The solution: By building strategically placed agrochemical units, not only the supply chain and inventor management hiccups can be avoided, but also the transportation costs related to raw materials can be brought down relatively. Embracing emerging new-age technologies such as Internet of Things can help in real-time tracking of farm to fork and should be used effectively by transporters.

Dealing with counterfeit 
There is a significant share of non-genuine in the Indian market including counterfeit, spurious, and sub-standard products. Non-genuine products are more common in states where are less educated or rather less developed states. It is not wrong to say, Credit drives sales of non genuine products since they enjoy relatively higher share in less developed states. Also owing to lack of proper awareness and influence of local retailers, in remote villages are often forced to buy such inappropriate, sub-standard and spurious agrochemicals, which adversely impact the revenues of organised sector. According to an industry report, use of spurious accounted for loss of 10.6 million tonnes food grain production during FY 2015.

The solution: Even though the problem of counterfeit products has plagued the sector for decades now, it has received least attention from the government, which is unfortunate. Stringent regulations need to be put in place to tackle the problem immediately. In addition, educating to differentiate between genuine and counterfeit products one will go a long way in tackling the issue. The initiative for this must be taken by leading agrochemical companies in particular.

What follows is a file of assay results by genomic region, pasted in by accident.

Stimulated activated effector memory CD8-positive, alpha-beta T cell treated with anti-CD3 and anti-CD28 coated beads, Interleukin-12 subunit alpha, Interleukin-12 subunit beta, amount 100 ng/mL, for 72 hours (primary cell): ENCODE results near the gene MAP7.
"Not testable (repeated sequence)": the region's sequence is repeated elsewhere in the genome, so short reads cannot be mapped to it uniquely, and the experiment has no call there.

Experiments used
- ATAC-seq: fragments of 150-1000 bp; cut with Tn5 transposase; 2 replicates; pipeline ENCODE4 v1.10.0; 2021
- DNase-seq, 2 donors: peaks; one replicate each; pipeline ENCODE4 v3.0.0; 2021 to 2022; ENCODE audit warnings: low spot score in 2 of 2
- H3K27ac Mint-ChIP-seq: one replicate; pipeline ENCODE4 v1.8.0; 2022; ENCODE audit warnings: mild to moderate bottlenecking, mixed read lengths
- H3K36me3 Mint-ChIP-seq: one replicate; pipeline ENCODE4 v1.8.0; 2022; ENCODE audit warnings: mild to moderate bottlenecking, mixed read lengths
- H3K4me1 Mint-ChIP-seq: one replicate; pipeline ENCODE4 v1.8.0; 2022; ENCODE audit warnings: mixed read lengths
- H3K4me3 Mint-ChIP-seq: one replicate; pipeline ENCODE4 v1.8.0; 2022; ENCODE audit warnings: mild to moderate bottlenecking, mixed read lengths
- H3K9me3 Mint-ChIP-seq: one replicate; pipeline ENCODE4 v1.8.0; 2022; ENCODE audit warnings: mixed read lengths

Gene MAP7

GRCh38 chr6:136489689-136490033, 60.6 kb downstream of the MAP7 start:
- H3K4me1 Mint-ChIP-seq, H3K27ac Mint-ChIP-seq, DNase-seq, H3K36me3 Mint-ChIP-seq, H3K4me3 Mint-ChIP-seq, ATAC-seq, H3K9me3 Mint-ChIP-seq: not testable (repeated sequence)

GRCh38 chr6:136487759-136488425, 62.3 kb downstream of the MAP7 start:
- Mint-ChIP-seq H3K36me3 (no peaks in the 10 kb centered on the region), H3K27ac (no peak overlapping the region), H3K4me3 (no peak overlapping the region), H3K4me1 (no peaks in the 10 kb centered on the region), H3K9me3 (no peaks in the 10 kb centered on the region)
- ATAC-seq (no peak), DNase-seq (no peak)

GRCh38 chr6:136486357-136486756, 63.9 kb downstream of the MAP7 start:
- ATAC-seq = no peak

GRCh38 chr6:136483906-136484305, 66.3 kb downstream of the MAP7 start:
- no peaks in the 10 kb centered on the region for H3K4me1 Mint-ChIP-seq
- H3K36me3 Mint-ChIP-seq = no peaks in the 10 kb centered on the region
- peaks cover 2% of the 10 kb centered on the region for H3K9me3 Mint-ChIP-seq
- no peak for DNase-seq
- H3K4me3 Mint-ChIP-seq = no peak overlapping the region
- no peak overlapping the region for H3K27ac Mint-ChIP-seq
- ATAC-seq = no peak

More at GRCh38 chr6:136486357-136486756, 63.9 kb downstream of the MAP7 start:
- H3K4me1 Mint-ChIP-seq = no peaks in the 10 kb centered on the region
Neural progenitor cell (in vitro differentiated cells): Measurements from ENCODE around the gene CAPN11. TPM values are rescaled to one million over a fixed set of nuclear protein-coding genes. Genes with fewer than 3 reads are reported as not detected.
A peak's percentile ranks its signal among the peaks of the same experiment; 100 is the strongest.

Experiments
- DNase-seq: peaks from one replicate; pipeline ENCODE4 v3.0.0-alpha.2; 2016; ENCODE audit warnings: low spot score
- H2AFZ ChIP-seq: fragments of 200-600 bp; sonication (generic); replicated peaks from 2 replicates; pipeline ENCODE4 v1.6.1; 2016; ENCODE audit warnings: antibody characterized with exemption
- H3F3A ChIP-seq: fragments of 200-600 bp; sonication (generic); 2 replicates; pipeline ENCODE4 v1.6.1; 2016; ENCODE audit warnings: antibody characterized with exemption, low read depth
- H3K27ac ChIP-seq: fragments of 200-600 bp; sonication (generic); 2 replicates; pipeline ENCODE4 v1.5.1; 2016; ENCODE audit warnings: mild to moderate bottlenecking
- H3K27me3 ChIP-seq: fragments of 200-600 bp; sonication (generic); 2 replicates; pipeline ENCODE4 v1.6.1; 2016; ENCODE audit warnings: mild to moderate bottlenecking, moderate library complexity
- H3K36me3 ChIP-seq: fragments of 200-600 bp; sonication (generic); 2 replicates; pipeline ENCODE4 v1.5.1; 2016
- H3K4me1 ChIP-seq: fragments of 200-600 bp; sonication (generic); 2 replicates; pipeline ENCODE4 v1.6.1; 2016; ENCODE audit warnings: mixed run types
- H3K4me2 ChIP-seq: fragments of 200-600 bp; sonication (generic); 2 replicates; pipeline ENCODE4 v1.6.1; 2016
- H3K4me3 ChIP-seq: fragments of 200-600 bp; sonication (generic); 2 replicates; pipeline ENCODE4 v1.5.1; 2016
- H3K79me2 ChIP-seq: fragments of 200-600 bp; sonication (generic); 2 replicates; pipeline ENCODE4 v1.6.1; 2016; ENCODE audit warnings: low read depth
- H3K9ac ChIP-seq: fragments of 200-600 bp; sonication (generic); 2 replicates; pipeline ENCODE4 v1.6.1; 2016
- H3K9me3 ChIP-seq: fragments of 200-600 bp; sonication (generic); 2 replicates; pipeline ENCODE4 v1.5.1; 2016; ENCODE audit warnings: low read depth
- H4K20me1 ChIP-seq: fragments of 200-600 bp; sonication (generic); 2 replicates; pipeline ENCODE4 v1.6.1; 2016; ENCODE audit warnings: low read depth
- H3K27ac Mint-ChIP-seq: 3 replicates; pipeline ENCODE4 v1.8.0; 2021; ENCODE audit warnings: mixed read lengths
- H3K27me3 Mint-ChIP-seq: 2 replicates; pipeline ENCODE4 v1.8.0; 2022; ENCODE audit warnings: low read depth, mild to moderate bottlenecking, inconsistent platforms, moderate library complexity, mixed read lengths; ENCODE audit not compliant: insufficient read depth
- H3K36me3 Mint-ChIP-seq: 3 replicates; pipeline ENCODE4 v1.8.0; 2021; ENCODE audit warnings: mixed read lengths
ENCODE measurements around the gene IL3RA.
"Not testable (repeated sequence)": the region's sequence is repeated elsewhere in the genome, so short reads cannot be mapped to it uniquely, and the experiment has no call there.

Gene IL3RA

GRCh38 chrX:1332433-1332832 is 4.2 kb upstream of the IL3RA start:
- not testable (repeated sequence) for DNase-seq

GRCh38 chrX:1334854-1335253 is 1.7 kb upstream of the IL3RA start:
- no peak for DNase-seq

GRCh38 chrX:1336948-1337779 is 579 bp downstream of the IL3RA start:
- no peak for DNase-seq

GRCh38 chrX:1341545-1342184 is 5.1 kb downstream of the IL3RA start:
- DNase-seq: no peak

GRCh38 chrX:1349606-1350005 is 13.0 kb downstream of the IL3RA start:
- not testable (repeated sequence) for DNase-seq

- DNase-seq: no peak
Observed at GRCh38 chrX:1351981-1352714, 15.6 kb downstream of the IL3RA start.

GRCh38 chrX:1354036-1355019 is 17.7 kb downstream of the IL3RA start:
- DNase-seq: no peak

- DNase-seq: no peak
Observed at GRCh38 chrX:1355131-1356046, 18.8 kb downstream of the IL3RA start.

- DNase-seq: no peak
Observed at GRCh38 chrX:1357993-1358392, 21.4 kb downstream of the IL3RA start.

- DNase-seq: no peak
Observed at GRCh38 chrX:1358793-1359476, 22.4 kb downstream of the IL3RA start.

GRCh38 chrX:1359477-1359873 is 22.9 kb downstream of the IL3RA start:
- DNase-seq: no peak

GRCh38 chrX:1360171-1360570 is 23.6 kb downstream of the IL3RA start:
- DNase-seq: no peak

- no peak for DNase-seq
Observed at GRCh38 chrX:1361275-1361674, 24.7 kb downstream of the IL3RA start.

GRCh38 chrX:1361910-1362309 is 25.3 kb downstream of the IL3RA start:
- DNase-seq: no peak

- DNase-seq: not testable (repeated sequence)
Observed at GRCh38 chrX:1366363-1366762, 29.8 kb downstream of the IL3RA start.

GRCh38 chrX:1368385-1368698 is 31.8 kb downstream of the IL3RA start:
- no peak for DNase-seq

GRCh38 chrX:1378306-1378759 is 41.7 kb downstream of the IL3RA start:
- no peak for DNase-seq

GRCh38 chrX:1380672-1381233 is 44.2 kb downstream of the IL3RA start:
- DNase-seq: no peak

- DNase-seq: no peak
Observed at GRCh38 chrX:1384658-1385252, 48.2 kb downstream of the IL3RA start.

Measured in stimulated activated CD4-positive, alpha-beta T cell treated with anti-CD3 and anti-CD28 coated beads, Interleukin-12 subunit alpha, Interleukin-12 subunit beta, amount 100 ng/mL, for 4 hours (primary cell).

High cost of R&D 
Ankur Aggarwal, MD, Crystal Crop Protection
Ankur Aggarwal, MD, Crystal Crop Protection
Novel usage of R&D requires great deal of capital and manpower investments. According to reports, Indian companies spend only 1-2 percent of their revenues in research and development (R&D) as compared to global MNCs which invest around 8-10 percent.  For decades, India’s agrochemical industry has thrived on making generic which only had short term gains but no fundamental long term benefits for the industry. 

The solution: In recent years, there is an increasing realisation that the Indian agrochemical industry is forsaking long term gains by adopting a myopic view. The need to create products and new molecules that benefit the local and suit their agricultural conditions are now been seen as an integral part of agricultural development. Beyond public institutions and scientists, nowadays multinationals, private sector firms, and agrochemical companies are also investing in research on seed-treatment (which will help in ensure disease resistance) and creating specialty molecules. The pace of such investments needs to be accelerated, and incentives need to be provided for encouraging better innovation.

The take-aways
India is currently the fourth largest manufacturer of and one of the biggest exporters, worldwide. The Indian market, today, is supported by strong growth drivers. Current low consumption of products in India, 0.6 kg/ha compared to world average of 3 kg/ha, offers immense opportunities for future growth. The sector is also driven by huge opportunity for contract manufacturing and research for Indian players due to large availability of technically skilled labour. 

The government and industry players need to work together to keep up the growth momentum. Large MNCs can look at strategic alliances with Indian counterparts to increase their marketing and distribution reach or expand into newer product categories. Certain progressive companies in the industry have adopted new innovative practices and are setting new benchmarks which can be followed by other players as well.
________________________________________________________________________________________________
is the managing director of Crystal Pvt Ltd

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Practical tips to overcome challenges in Indian agrochemicals sector

Govt & industry need to work together to keep up the sector's growth momentum, says Ankur Aggarwal